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News | June 21, 2022

Legendary bulk fuel expert retires

By Irene Smith DLA Energy Public Affairs

"We hereby certify that your tanks are clean and dry, and your pipes have been pigged, may you always remember the soothing fragrances of JP-8 and DF-2 as they permeated the air on a hot and humid Texas day.” 

With those hallow words, the Fuelers Hall of Fame entered a new name into its hall of heroes when Dave Ray was issued a Dry Tank Certificate at his retirement ceremony in Houston, Texas, June 15.

With 42 years of combined military and federal service, Ray began his career in 1978 as an enlisted U.S. Marine Corps Combat Engineer and ended it serving 19 years at Defense Logistics Agency retiring as the DLA Energy Americas Operations Director in Houston, Texas. 

“Mr. Ray’s career has been nothing short of stellar,” said DLA Energy Commander Air Force Brig. Gen. Jimmy Canlas. “He has inspired others to emulate his leadership, patriotism, devotion to duty, and extraordinary initiative. His personal performance leaves an irreplaceable and overwhelmingly positive impact on the DLA, DLA Energy, U.S. Marine Corps, DoD, and every person who has had the privilege to work with him.”  

Ray was awarded the DLA Exceptional Civilian Service Award for his achievements and initiative.

A retired U.S. Marine bulk fuel officer and expert in international petroleum logistics, Ray’s expertise was frequently called upon by senior high-ranking officers. He was the major planner and driving force in the development and execution of the Operation Enduring Freedom fuel operations for the 2006 and Operation Iraqi Freedom 2007 surge of three strategic fuel ground lines of communication in support to Iraq.  At the same time, he co-authored an article for the Army Sustainment Magazine that was published in September 2010 on the evolution of petroleum support in the U.S. Central Command area of responsibility.

“Dave is a living legend in the Energy joint oil petroleum logistics community,” said DLA Energy Americas Deputy Director Jason Exum. “He is the greatest petroleum planner I have every worked with and has an incredible mind for strategic thinking. He truly made an extraordinary impact on the entire Department of Defense’s petroleum strategic and operational mission.”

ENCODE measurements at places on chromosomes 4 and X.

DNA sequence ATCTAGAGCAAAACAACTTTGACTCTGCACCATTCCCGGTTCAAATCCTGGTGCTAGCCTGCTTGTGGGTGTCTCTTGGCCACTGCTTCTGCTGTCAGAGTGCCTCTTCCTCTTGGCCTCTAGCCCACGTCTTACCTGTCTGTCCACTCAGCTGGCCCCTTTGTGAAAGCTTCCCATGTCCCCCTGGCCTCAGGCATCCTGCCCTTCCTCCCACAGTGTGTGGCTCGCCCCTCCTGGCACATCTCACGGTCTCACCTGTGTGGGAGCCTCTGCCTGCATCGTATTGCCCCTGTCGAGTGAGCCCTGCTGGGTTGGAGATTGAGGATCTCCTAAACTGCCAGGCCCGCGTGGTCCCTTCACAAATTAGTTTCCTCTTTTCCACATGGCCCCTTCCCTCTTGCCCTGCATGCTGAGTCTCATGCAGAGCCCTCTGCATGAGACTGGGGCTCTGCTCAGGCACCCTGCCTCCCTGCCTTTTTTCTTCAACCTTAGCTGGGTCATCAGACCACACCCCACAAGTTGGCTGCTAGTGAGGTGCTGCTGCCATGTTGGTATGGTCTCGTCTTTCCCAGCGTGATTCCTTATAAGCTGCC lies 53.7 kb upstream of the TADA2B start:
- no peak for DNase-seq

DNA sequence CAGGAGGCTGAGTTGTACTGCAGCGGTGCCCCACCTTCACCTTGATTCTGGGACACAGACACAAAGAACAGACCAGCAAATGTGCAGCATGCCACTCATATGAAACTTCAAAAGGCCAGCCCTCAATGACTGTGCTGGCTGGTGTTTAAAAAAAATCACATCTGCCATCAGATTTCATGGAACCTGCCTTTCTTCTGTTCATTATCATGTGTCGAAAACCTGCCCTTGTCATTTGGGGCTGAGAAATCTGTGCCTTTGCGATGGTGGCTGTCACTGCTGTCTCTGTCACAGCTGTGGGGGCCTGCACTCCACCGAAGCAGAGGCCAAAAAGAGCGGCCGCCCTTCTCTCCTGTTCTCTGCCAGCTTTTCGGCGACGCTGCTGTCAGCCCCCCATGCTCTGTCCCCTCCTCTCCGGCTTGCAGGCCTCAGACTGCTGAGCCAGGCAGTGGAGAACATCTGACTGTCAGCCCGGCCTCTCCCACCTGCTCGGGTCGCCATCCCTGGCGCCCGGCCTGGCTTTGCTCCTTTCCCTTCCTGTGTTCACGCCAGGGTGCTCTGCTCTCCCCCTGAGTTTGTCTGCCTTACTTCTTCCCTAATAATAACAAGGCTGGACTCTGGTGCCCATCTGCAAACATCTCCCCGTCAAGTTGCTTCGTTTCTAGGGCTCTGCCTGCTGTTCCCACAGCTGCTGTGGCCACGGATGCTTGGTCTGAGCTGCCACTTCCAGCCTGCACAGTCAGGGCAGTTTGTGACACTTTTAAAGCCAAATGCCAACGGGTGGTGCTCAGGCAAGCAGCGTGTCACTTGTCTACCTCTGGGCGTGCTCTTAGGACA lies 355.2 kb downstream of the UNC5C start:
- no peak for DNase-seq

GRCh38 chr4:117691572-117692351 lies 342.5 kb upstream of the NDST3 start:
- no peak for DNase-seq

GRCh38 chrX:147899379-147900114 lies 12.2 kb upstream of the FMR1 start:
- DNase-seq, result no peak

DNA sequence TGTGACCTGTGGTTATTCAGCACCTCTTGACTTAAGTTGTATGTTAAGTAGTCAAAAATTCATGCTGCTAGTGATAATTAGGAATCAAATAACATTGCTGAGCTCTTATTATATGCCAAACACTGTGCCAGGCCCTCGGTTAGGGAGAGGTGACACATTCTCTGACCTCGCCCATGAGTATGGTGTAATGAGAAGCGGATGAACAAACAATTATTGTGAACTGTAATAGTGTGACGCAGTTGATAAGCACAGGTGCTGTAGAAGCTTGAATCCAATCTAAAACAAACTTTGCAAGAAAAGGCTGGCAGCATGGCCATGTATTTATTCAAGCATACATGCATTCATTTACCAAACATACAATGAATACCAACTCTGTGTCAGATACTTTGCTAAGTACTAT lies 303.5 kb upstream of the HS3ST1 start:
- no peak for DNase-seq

A love of gas and oil business was forged when Ray was a young Marine learning gas at the tactical level building berms and filling gas bags.

“We Marines have leadership tattooed across our foreheads when we get off the bus at Marine Corps Recruit Depot Parris island,” Ray said.

Ray was famous for his candid and illuminating comments. He’d often remark, “I would like to make the observation that” (a nice way of pointing out a problem), “Can’t make this stuff up” (a nice way of saying this is stupid), “admiring the problem” (another way of saying no one is doing anything), “run the traps” (which is running down what happened so we can figure out what we need to do), and “I’m going to go Marine on them” (which meant Ray was planning to intervene). 

Various photos of Dave Ray in the U.S. Marine Corps
Legendary bulk fuel expert retires
Defense Logistics Agency Energy Americas Operations Director Dave Ray retired with 42 combined military and federal service during a ceremony at DLA Energy Americas in Houston, Texas, June 15. Ray served in the U.S. Marine Corps from 1978-1986. Photos courtesy of Dave Ray.
Photo By: Photos courtesy of Dave Ray
VIRIN: 220615-D-D0441-901

Ray’s career has been steadfast and extraordinary. During his enlisted Marine Corps career (1978-1986) he was meritoriously promoted to Lance Corporal, Corporal and Sergeant. As a Staff Sergeant he was the honor graduate for Staff Noncommissioned Officers School and Engineers Chief’s Course. In 1986, Staff Sgt. Ray was selected as a Bulk Fuel Warrant Officer and graduated from the U.S. Army’s Quartermaster Petroleum and Water Officer basic and advance Logistics Courses. Chief Warrant Officer 4 Ray’s final tour of duty was as the Marine Forces Pacific Petroleum/Water Officer where he was responsible for the Marine Corps CENTCOM and PACOM fuel concept of operations development and readiness posture.